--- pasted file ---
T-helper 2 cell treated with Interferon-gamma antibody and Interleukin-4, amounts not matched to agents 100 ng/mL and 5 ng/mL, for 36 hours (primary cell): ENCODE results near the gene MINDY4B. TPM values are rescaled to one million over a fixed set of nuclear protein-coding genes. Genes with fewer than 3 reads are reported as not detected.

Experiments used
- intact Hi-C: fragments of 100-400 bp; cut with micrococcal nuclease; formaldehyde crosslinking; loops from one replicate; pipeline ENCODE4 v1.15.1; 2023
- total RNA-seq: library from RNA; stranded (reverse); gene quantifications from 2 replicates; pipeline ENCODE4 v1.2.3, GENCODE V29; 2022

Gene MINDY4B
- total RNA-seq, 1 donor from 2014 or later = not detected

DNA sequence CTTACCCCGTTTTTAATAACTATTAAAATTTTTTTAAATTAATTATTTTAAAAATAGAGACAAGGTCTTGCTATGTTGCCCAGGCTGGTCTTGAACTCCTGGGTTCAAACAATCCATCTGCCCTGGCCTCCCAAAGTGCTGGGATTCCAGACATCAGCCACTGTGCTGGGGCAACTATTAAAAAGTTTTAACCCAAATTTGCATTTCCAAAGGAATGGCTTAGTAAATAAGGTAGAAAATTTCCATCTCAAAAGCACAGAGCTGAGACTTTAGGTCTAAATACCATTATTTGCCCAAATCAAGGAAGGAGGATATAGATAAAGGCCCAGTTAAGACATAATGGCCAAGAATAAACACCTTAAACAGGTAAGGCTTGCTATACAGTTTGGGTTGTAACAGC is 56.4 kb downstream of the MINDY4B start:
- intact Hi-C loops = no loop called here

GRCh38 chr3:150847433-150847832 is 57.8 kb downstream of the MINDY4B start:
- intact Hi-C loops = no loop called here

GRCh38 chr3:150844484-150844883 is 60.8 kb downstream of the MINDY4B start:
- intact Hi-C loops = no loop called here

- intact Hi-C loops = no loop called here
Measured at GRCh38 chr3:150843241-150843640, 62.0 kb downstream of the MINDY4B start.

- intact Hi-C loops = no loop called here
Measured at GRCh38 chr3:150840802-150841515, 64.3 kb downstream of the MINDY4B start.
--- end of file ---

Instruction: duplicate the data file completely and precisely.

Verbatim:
T-helper 2 cell treated with Interferon-gamma antibody and Interleukin-4, amounts not matched to agents 100 ng/mL and 5 ng/mL, for 36 hours (primary cell): ENCODE results near the gene MINDY4B. TPM values are rescaled to one million over a fixed set of nuclear protein-coding genes. Genes with fewer than 3 reads are reported as not detected.

Experiments used
- intact Hi-C: fragments of 100-400 bp; cut with micrococcal nuclease; formaldehyde crosslinking; loops from one replicate; pipeline ENCODE4 v1.15.1; 2023
- total RNA-seq: library from RNA; stranded (reverse); gene quantifications from 2 replicates; pipeline ENCODE4 v1.2.3, GENCODE V29; 2022

Gene MINDY4B
- total RNA-seq, 1 donor from 2014 or later = not detected

DNA sequence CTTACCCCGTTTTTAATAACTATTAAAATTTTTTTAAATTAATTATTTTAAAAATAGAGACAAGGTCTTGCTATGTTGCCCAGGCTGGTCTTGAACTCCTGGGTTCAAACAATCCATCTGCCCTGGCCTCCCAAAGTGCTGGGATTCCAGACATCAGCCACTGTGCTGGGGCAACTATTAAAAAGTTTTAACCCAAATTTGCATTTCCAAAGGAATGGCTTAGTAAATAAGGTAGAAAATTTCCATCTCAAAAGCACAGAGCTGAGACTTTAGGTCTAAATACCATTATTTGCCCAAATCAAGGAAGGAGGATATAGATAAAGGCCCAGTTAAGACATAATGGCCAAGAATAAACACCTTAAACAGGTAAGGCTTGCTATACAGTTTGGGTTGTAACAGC is 56.4 kb downstream of the MINDY4B start:
- intact Hi-C loops = no loop called here

GRCh38 chr3:150847433-150847832 is 57.8 kb downstream of the MINDY4B start:
- intact Hi-C loops = no loop called here

GRCh38 chr3:150844484-150844883 is 60.8 kb downstream of the MINDY4B start:
- intact Hi-C loops = no loop called here

- intact Hi-C loops = no loop called here
Measured at GRCh38 chr3:150843241-150843640, 62.0 kb downstream of the MINDY4B start.

- intact Hi-C loops = no loop called here
Measured at GRCh38 chr3:150840802-150841515, 64.3 kb downstream of the MINDY4B start.